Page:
Passing over the fact that William was without hat, over-coat, gloves or any of the other accessories of a gentleman – he was upset, we will give him the benefit of the doubt – it is inexcusable for the vampires. They would have stood out like sore thumbs, on the streets of London. But our hero is too upset to notice anything odd when he bumps into them, and he heads off down a side street.
We are unfortunately not sure how long Dru followed him for, or just where and when Angelus and Darla noticed her absence. William had time to find a quiet spot, sit down, shed a few tears, and rip up his poetry. But that could have taken one minute or twenty and we don’t know what the vampires were doing during that time. Dru might have simply watched, or she might have gone back and found Angelus to ask his permission for her choice, or Angelus might have noticed she was missing and come after her… the possibilities are endless.
Of course for someone like me, who is interested in the
Angelus as Spike’s sire angle, the all important question is: Where was Angelus? Unfortunately he could equally have been three streets away; or just around the corner, ready to step in and offer his blood when William was dying. That last is what I assume must have happened, since Spike referred to Angel as his sire on two occasions and it is the only simple way to account for all the facts as we have seen them on the show, but from what we saw on the screen you can’t be sure. Since we saw Dru bite him, but not who fed him the blood, it could be either her or Angelus, or both, or even Darla or any other vampire who happened to be passing for that matter. Which is why, regrettably, I don’t think anyone can say, with any certainty, who did the actual siring. Those who follow interviews and read the ‘explanatory notes’ that Joss feels the need to issue from time to time to cover up his mistakes, may well hold other views.
Nor can we even say exactly where William was killed. A lot of people call it a barn, but to me it looked like a back alley. Though so much of my attention is always attracted by wondering which idiot decided to have him seated on straw-bales (in 1880!), and trying to tune out the rather obvious sound of some very twenty-first century traffic in the background, that I can never really concentrate.
It is interesting that he referred to having heard ‘tales of London pick-pockets,’ since it seems to imply that he was not a native Londoner. Yet by the mine scene he had got the North London accent down quite well, which probably meant he was familiar with it when alive. Fortunately, nearly all middle-class Englishmen have the irritating ability to speak both ‘received’ English and the local accent from where they grew up, so it not all that surprising that he could talk ‘like that’. All in all, he could well have been a young man from the suburbs, who was in London staying with relatives.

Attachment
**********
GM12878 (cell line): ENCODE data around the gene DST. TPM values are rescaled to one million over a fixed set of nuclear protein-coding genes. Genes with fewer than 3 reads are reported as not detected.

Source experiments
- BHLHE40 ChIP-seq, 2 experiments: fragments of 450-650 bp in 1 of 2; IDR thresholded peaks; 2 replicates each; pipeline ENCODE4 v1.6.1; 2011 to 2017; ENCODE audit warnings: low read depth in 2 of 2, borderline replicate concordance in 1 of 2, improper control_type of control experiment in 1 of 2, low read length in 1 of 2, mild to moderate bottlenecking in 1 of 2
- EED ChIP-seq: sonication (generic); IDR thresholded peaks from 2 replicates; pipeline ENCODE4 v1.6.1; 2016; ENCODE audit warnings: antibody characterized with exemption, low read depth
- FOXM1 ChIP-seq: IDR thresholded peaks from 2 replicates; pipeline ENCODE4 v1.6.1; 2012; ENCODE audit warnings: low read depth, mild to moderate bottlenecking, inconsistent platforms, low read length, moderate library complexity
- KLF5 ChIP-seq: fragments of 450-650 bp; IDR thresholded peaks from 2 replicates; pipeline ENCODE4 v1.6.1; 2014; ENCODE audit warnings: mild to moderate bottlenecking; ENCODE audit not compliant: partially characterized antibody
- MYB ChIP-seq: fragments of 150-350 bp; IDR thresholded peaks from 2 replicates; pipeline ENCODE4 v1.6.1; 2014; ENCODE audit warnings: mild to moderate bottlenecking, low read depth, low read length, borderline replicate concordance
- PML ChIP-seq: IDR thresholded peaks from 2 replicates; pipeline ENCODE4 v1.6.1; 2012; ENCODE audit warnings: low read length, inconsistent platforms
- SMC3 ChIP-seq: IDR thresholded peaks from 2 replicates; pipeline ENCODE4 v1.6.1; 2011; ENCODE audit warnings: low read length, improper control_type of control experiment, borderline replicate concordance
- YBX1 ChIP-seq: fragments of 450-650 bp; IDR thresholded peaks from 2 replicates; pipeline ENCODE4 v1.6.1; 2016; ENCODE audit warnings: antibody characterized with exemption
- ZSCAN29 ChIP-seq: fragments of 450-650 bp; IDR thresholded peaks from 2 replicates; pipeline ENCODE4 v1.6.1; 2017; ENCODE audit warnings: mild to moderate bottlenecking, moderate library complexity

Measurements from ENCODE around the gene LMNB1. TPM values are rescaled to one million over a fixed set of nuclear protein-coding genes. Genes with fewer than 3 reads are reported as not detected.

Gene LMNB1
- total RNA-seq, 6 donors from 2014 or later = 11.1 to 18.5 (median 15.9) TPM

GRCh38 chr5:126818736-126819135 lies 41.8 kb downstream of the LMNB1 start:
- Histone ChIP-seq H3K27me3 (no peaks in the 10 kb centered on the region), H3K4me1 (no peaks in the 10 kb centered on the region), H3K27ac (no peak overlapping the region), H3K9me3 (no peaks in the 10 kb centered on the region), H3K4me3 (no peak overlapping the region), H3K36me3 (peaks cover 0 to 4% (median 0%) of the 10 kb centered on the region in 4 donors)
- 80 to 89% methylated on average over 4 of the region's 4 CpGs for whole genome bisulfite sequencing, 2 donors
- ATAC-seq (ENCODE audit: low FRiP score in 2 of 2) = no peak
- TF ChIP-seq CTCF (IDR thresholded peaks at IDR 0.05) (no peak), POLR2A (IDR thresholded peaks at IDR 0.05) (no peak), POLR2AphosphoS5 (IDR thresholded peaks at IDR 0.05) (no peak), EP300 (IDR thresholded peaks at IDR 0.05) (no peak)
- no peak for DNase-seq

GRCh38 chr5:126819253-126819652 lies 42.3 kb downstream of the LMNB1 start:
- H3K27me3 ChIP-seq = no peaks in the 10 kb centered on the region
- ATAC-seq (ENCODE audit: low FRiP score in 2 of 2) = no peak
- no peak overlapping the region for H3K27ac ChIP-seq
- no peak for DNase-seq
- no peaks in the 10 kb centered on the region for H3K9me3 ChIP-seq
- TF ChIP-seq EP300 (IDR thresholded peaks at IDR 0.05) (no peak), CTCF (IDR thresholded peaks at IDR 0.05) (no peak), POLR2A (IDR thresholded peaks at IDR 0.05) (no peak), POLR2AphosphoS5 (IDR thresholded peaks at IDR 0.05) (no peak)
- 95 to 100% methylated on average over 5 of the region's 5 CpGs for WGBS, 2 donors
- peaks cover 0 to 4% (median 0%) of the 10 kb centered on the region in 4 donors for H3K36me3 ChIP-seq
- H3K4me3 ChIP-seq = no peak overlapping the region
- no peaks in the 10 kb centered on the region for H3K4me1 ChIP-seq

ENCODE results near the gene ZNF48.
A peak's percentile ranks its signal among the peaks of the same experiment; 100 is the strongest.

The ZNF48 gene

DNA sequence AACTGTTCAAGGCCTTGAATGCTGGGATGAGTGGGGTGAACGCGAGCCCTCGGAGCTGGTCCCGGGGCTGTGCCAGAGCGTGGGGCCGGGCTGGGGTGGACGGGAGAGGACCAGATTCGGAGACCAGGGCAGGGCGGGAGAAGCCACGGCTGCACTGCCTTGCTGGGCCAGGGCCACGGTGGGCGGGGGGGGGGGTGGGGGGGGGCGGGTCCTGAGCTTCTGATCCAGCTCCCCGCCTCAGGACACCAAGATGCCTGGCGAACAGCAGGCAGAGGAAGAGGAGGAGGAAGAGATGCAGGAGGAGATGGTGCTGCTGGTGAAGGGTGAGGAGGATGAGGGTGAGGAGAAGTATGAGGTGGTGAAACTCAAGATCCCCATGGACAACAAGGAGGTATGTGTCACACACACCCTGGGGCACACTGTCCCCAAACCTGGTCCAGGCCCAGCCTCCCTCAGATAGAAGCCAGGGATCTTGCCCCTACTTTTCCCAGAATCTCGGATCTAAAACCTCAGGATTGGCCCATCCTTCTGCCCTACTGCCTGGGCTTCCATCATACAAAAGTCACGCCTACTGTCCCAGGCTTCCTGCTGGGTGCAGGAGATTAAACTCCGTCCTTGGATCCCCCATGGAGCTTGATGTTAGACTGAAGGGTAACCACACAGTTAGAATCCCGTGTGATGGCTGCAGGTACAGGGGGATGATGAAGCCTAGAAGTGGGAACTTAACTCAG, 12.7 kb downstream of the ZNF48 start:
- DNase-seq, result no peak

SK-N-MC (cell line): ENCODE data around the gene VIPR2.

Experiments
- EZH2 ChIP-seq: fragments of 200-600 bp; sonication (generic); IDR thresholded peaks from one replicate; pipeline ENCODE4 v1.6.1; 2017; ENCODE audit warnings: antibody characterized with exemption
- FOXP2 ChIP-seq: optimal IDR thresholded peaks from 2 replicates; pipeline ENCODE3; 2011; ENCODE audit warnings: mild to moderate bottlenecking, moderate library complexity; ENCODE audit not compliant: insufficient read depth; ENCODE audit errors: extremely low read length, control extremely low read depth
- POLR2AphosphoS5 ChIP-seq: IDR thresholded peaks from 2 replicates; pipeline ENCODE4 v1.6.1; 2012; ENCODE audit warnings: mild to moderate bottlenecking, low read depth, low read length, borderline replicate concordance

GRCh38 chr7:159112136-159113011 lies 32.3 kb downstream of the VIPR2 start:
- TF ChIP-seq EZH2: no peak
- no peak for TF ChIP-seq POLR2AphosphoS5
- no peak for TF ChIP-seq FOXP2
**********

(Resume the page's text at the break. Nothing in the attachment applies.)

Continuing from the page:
A word about the famous ‘Mother is expecting me’ comment. At that time it would not have been at all unusual for a twenty-seven-year-old to still be living at home, especially if he was unmarried. We need not infer that William was particularly tied to his mother’s apron-strings, even if you assume that that remark meant he was expected home. (And, as I once pointed out, ‘Mother’ could just as well have been the notorious Madam of the biggest brothel in that part of London…)
What we can say is that Dru chose him and Dru killed him. To my mind he was entranced, and to at least some extent hypnotised, by her. He certainly didn't seem to react much when she went into her game-face. It was nice to be shown, for once, some indication that a vampire’s bite is actually painful, even if his expression did subsequently change to rather unbelievable pleasure. Now it could be that William himself simply never knew just who fed him the blood, so that he was taught to consider Angelus as his sire regardless of who actually was, but I think he must have always been aware of who selected him to be a vampire. The face of his salvation, the person who saved him from mediocrity: Drusilla.
So the young poet died.